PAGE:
Wednesday, 25 November 2020

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Auntie Najwa's Guide To Florida Amendments

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Salaam Dearies,  
 
What do Floridians do when their poorly paid part-time legislature refuses to tackle issues near and dear to their hearts? What do we do when corporate donors have access and we don’t? There is one mechanism at our disposal: amending the Florida Constitution.  
 
Sure, it sounds like the nuclear option. After all, a constitution is a basic founding document that shouldn’t have to be changed if politicians refuse to limit class sizes, ease the suffering of barn animals, restrict indoor smoking or cap their own legislative terms. But what choice to Floridians have?  The private school lobby pays well to defund public schools, so class size limitations that have to be funded would certainly not have been on their agenda. The powers that be don’t always follow the will of the people when it messes with the power structure, and Constitutional Amendments are the only weapon we have.  That’s why they are now on the chopping block, too. In a proposed amendment – amendment four, which gets a resounding NO from this Auntie.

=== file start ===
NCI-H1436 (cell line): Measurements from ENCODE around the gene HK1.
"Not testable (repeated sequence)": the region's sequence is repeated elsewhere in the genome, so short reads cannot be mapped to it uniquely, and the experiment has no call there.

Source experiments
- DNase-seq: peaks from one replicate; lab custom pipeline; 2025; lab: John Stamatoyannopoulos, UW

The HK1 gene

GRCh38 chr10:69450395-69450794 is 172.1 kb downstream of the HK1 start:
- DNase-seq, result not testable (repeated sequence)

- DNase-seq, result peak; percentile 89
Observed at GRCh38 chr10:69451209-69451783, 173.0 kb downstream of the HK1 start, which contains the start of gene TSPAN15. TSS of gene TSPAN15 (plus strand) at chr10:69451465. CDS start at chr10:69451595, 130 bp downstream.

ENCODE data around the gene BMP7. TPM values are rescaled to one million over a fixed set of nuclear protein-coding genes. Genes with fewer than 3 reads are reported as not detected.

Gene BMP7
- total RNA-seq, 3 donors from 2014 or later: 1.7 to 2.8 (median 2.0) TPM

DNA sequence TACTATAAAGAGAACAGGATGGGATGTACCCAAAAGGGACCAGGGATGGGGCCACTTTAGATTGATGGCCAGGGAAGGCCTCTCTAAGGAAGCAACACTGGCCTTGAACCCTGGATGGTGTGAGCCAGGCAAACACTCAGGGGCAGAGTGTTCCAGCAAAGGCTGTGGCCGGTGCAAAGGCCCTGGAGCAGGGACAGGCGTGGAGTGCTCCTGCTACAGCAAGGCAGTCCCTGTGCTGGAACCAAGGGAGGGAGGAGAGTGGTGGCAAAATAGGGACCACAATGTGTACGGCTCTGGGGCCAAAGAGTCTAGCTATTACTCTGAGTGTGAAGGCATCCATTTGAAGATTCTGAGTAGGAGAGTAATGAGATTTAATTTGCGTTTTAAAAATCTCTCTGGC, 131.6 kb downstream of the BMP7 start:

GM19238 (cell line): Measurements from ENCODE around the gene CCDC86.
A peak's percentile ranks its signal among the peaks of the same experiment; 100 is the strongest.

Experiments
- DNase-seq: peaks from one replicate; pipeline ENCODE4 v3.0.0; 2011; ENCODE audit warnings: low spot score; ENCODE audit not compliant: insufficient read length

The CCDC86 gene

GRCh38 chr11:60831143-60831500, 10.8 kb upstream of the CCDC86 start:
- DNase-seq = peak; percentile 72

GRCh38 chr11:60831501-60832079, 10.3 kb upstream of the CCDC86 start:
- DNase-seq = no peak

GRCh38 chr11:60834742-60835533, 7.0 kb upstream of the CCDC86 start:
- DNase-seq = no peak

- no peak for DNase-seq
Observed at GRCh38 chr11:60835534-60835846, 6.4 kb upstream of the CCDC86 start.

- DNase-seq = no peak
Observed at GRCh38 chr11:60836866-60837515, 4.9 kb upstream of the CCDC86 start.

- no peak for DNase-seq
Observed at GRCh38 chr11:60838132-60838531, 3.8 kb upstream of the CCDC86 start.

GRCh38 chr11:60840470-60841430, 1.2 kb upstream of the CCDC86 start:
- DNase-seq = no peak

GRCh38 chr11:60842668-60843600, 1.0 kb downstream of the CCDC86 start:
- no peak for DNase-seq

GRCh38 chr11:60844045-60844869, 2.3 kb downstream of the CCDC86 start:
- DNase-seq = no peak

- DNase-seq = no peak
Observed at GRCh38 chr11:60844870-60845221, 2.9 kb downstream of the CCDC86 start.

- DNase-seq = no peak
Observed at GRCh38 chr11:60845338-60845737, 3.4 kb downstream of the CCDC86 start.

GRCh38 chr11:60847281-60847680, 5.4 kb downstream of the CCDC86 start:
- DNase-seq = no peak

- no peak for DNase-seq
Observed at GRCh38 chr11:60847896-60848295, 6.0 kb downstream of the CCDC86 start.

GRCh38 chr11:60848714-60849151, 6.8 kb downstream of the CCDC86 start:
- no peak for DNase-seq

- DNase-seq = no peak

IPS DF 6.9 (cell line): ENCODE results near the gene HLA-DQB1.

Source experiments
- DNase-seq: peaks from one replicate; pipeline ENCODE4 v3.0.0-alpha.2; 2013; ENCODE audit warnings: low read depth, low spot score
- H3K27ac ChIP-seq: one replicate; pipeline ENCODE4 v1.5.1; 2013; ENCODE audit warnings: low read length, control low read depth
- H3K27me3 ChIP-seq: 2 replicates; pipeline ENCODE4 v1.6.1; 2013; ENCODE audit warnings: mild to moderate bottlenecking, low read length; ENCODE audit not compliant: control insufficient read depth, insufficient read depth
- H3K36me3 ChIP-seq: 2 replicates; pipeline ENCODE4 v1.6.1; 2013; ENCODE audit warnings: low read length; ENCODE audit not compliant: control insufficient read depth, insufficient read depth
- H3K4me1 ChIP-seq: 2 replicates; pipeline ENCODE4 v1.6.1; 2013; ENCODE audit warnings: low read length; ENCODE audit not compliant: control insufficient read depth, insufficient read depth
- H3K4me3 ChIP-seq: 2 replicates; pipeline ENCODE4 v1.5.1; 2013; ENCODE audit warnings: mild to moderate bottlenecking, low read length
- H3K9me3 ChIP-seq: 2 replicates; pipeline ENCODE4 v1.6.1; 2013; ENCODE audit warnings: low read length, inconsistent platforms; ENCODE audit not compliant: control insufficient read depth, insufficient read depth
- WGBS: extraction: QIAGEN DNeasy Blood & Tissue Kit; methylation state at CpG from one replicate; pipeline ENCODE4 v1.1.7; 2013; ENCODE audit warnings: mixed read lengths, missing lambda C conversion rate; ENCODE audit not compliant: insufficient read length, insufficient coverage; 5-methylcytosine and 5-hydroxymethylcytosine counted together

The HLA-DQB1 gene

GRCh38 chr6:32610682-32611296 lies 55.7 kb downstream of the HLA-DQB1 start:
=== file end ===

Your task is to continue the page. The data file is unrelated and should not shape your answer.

The Florida legislature could deal with Floridians wanting to amend the constitution for things that do not threaten the status quo – but they really learned to fear the voters’ power when we decided to return voting rights to 1 million Floridians, who had paid their debt to society.  So, they just redefined what ‘debt to society’ means and spent millions on lawyers to fight us to make sure that the vote remains suppressed – just like it was meant to be in the South.